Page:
8. It was noticeable in these cases that had the author acting for the defence not drawn the attention of the tribunal to the Walker test, the tribunal would have been none the wiser. BSB Prosecutors do not appear routinely to draw the test, or Walker, or Howd to the tribunal’s attention. This is ironic, since the BSB is able to prosecute those who do not draw adverse authorities to the attention of a tribunal: see, BSB Handbook, rC3.4. It is surely seriously reprehensible conduct not to draw the test of “serious and reprehensible” articulated in Walker and Howd to the attention of Bar disciplinary tribunals. It is submitted that this test should be cited and applied in every disciplinary case before the Bar tribunals.

9. The argument has been introduced by the author in other regulatory jurisdictions, most notably before the Conduct Committee of the Royal Institution of Chartered Surveyors. In RICS v Benjamin Mire (2015), all charges were dismissed on the basis of a submission by the author of no case to answer, which combined the Galbraith test (in Reg v Galbraith [1981] 1 WLR 1039), with a Walker formulation, as well as the RICS Conduct Committee’s own overarching discretion to find that there is no “liability to disciplinary action”. The question whether a surveyor is “liable to disciplinary action”, confers a free-standing discretion and enables a tribunal to acquit even if there is a technical breach of the Code of Conduct for Chartered Surveyors or RICS-regulated firms. It therefore accommodates the Walker / Howd test. Once again, prosecutors do not cite these cases without defence prompting, and since so many surveyors attend disciplinary trials without being legally represented at all, it is thought that they often fail to articulate their cases in a way that might lead to acquittal.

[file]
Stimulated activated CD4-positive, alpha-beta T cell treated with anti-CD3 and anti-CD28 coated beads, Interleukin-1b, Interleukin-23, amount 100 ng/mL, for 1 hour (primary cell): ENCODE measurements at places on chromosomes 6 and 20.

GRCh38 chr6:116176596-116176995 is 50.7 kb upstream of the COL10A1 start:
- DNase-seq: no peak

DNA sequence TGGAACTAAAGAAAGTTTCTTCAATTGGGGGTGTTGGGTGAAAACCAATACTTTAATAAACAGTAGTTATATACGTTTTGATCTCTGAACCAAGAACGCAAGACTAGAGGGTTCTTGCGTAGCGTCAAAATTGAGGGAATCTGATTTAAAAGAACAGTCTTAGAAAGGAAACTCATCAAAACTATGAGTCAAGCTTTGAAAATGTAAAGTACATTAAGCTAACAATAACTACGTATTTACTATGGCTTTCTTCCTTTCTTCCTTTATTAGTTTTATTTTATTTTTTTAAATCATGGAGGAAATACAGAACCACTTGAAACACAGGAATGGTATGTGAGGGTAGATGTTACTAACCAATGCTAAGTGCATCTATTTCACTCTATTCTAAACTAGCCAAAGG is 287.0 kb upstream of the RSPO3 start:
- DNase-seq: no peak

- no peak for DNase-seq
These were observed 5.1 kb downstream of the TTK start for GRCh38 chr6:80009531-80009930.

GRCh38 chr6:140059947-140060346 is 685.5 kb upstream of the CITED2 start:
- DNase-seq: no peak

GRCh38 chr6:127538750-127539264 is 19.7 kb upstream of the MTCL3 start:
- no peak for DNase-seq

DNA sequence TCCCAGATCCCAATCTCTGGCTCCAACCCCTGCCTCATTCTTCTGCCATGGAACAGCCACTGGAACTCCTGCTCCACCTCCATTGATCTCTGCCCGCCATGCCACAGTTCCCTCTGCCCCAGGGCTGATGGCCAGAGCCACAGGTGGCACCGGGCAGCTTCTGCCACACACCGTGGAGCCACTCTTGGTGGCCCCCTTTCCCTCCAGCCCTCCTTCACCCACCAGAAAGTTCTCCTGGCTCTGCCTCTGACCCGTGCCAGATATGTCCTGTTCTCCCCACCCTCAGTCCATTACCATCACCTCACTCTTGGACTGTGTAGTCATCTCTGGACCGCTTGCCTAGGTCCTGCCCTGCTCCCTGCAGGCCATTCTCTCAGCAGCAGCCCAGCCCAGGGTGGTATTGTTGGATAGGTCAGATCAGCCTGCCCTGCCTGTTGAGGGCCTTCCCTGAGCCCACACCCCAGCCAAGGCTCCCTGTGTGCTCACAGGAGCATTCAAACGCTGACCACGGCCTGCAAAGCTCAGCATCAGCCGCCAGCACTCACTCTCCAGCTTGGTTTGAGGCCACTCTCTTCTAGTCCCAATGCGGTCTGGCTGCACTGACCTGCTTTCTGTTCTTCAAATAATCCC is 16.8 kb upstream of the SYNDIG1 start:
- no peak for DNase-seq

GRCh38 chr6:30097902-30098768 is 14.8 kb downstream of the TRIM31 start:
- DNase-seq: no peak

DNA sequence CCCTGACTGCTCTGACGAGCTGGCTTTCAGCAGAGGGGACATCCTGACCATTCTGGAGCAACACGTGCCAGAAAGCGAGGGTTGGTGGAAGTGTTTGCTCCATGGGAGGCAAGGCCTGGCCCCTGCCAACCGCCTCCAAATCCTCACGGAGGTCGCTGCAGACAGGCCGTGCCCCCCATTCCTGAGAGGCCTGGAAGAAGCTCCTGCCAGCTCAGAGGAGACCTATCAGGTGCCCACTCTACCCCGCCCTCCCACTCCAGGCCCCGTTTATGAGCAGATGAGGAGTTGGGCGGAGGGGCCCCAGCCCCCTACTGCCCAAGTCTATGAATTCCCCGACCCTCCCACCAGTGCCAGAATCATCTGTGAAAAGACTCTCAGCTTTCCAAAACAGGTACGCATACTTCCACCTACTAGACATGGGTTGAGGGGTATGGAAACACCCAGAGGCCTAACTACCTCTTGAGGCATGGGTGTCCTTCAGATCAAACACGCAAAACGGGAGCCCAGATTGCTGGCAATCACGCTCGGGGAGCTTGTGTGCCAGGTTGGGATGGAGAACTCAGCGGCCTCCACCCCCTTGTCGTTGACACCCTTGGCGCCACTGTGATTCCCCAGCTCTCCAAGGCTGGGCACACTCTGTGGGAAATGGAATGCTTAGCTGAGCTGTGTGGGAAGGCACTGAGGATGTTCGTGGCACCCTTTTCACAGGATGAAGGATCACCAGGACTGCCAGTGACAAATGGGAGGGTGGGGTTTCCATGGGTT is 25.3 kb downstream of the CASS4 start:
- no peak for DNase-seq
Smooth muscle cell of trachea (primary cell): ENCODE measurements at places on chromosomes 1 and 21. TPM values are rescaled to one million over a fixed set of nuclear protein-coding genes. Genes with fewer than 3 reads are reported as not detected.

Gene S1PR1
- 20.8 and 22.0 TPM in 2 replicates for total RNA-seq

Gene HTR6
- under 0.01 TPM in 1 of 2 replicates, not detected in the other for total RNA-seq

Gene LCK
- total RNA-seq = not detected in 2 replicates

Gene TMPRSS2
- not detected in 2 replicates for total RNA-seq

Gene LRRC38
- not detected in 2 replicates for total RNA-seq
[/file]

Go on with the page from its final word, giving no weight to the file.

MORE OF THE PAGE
10. In MPTS/GMC, NMC, GDC and HCPC cases, the decision-maker has to grapple with the concept of “fitness to practise” (“FTP”), being a discrete stage of the disciplinary trial process. It is submitted that a breach of a rule that fails to reach a threshold of “serious and reprehensible” is one where fitness to practise may well not be impaired. The FTP part of the trial in medical disciplinary forums, like the “liability to disciplinary action” stage of RICS trials, amply accommodates an argument that the instant breach lacks serious reprehensibility to such an extent as not to impact on “fitness to practise”. Once again, what might be thought only to be mitigation at best, may well become the basis for a substantive defence to the instant charge.

11. The Walker /Howd test impacts on investigations as well as trials. Regulators regularly fail to test projected prospects of success according to a test of “serious reprehensibility”. They are frequently not asked to do so by those who advise professionals at the investigatory stage. Some commentators say that the Solicitors Regulation Authority tends to view the disciplinary world as one in which any breach of a code requires a sanction, in other words that the entire disciplinary regime is (or ought to be) one of strict liability, where gradations of intention, motive and basic human error are irrelevant.

12. This is a dangerous approach to professional discipline because it would mean that every single act of negligence for example, is not only actionable in damages, but should in parallel be prosecuted before a disciplinary tribunal. In reality, this is not what happens. Jurisprudentially, that must be because the only species of professional negligence that warrants a disciplinary prosecution is in respect of acts or omissions by professionals that are both “serious” and “reprehensible” in all the three pre-requisites of: (a) mental element, (b) deficient performance and (c) practical impact. This is reflected in the principles espoused by Jackson J. (as he then was) in R (Calhaem) v General Medical Council [2007] EWHC 2606 (Admin). Not all kinds of negligence are “professional misconduct.”

In the most serious cases, it will often be pointless to make submissions about “serious reprehensibility”. But many disciplinary cases occupy a position at the equator of professional discipline. A case that has crossed that equator in the investigator’s eyes may not have crossed it by any great distance, if at all. It is in those cases that the invocation of the Walker / Howd test is likely to be of most significance. The deployment of such an argument will often be made in the face of strong objection (even threats of dire consequences, in the author’s experience) from the prosecutor. It requires courage and mettle to advance such points, but as can be seen, tribunals will give the issue serious consideration if the point is well taken, sometimes with positive results.

Marc Beaumont is a Legal 500 leading barrister in professional disciplinary law. He defends barristers, solicitors, surveyors, medical and many other professionals in such cases.

He can be contacted at